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Our large group started off at the tasting area/wine bar, and then we grouped ourselves into teams and settled down for a proper wine tasting of all the varietals from petite verdot to cabernet franc.

Then we learned the tenets of wine blending and understand the “rules” for the night–this was a competition to see which team could concoct the best tasting blend of wine! The big rule is that our blend had to contain no more and no less than 50% of a single varietal, and then we used pipettes to measure the rest in milliliters. Our entries even included a wine label and name, which was an interesting exercise in brainstorming with mates after tasting so many varietals all evening, heh heh. But it was so much fun that even participants who don’t consider themselves wine drinkers enjoyed the process. As it turned out my team did not win but it was quite a tasty process of losing, if you catch my drift.

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WineWorks would be a great place to reserve for your private party or wedding, and they also hold wine-themed dinners, corporate team building events and even “crush camps”! They also open their tasting room to the public on Thursday-Sunday afternoons–check their website for hours.

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Thanks for a wonderful evening and wine experience, WineWorks! Everyone in our party had a blast. I can’t recommend you more highly to anyone looking for a unique venue and wine experience in the San Francisco Bay area!

Napa’s Tank Garage Winery: Never Dream Alone

You won’t find Tank Garage wines anywhere except their tasting room (and online, naturally), but put this one on your list to check out when you visit Napa. “Never dream alone” is their mantra, and could make a great tattoo if you’re so inclined.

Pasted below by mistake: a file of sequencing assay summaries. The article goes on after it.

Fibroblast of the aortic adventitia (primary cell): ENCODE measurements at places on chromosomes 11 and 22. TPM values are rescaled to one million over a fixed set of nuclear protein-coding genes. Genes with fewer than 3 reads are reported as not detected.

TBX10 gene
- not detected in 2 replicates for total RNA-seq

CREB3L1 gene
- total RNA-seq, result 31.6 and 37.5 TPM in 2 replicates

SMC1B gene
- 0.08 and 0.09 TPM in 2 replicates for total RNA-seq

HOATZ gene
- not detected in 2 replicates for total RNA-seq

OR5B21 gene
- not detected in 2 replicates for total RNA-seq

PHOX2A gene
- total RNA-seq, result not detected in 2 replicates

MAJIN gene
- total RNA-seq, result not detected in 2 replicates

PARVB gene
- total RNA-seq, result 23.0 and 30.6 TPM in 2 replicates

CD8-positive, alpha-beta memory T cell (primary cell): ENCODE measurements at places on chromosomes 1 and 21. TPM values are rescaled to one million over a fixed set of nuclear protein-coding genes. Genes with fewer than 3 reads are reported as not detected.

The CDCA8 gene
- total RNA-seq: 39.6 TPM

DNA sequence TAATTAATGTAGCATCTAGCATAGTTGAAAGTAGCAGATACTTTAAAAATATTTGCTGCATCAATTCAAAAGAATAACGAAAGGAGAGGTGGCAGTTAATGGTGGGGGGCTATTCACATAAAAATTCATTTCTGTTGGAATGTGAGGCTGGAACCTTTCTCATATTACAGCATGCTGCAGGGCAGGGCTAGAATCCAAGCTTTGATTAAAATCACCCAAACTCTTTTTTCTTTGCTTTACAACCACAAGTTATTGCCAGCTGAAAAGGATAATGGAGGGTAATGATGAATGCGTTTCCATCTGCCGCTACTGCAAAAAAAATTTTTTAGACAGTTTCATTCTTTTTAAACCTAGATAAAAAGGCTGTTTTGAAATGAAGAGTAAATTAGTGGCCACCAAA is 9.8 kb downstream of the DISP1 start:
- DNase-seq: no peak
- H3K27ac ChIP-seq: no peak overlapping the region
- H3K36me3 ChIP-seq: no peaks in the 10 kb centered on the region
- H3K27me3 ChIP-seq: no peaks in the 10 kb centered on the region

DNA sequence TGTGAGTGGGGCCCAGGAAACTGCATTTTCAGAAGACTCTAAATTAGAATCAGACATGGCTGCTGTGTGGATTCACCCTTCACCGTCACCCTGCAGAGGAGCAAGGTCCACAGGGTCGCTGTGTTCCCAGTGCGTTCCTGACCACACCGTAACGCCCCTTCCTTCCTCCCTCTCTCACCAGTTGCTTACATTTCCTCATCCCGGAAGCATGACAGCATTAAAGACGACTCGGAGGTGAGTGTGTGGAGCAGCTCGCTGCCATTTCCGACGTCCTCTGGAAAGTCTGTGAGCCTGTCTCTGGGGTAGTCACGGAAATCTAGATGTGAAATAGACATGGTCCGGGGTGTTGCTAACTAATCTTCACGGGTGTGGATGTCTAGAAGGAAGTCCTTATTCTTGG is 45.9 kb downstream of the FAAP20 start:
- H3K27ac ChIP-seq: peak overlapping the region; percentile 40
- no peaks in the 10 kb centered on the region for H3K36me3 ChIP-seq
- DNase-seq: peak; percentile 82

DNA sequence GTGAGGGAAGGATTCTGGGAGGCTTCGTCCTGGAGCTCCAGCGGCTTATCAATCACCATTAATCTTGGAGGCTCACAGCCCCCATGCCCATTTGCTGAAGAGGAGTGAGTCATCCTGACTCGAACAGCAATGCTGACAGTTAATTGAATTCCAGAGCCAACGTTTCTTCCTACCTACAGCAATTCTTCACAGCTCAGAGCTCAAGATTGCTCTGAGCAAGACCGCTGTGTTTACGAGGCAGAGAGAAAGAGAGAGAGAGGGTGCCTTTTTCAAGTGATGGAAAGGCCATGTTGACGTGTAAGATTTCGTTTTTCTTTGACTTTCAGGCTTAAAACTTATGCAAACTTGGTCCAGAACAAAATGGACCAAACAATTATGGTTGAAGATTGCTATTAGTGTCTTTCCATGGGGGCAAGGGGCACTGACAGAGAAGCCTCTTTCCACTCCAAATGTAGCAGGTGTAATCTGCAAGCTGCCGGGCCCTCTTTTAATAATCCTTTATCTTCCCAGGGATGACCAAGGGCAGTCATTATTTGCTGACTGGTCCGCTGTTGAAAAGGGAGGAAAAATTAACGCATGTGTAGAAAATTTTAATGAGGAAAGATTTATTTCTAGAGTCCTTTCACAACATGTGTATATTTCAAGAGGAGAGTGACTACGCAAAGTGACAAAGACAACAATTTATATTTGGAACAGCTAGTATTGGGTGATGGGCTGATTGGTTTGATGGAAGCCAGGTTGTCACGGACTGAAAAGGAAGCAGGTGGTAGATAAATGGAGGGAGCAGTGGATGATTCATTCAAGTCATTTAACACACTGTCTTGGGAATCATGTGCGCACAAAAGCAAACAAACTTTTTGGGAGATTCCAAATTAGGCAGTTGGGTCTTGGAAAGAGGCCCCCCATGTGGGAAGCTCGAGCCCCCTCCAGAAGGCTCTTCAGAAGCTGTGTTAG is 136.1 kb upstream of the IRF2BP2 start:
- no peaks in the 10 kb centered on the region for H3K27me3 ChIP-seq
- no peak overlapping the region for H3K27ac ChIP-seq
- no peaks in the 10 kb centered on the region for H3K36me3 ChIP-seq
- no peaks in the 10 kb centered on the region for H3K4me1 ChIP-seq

Located in Calistoga (~20 minutes drive north from downtown Napa up highway 29), the fine folks at the Tank Garage repurposed a vacant gas station into a simultaneously nostalgic and hipster-ish (in a good way) wine tasting experience.

In addition to some great wine with some of the most awesome wine labels we’ve ever seen, the tasting room also sells oil can guitars, harmonicas, and t-shirts so soft they must be made of cornsilk and angel hair, strategically distressed with the tears of cherubs. The decor has a retro “filling station” feel, with a vintage “Lubrication” mechanic’s sign at front and center.

It’s one of the most unique experiences in Napa County.  Go visit them. Follow them on Facebook, Twitter and Instagram.  You won’t be sorry.

 

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Wine Wednesday: Tannat

Wine Wednesday: Tannat

Tannat is a grape I was just introduced to and I am it’s newest fan!  Tannat is a red wine grape from Uruguay, but before it was planted in South America it was grown in southwest France and blended with cabernet or merlot.  It is deep red in color and has high tannin levels.

In addition to thriving in France and South America, the tannat is being planted in the U.S., specifically in Arizona, Maryland and Virginia.  The one I tasted was from Page Springs Cellars’ Dancing Apache Vineyard, located not far from the Page Springs Cellars’ tasting room in Cornville, AZ, ten miles south of Sedona.

If you enjoy a rich cab, definitely give the smooth tannat a try!  I highly recommend!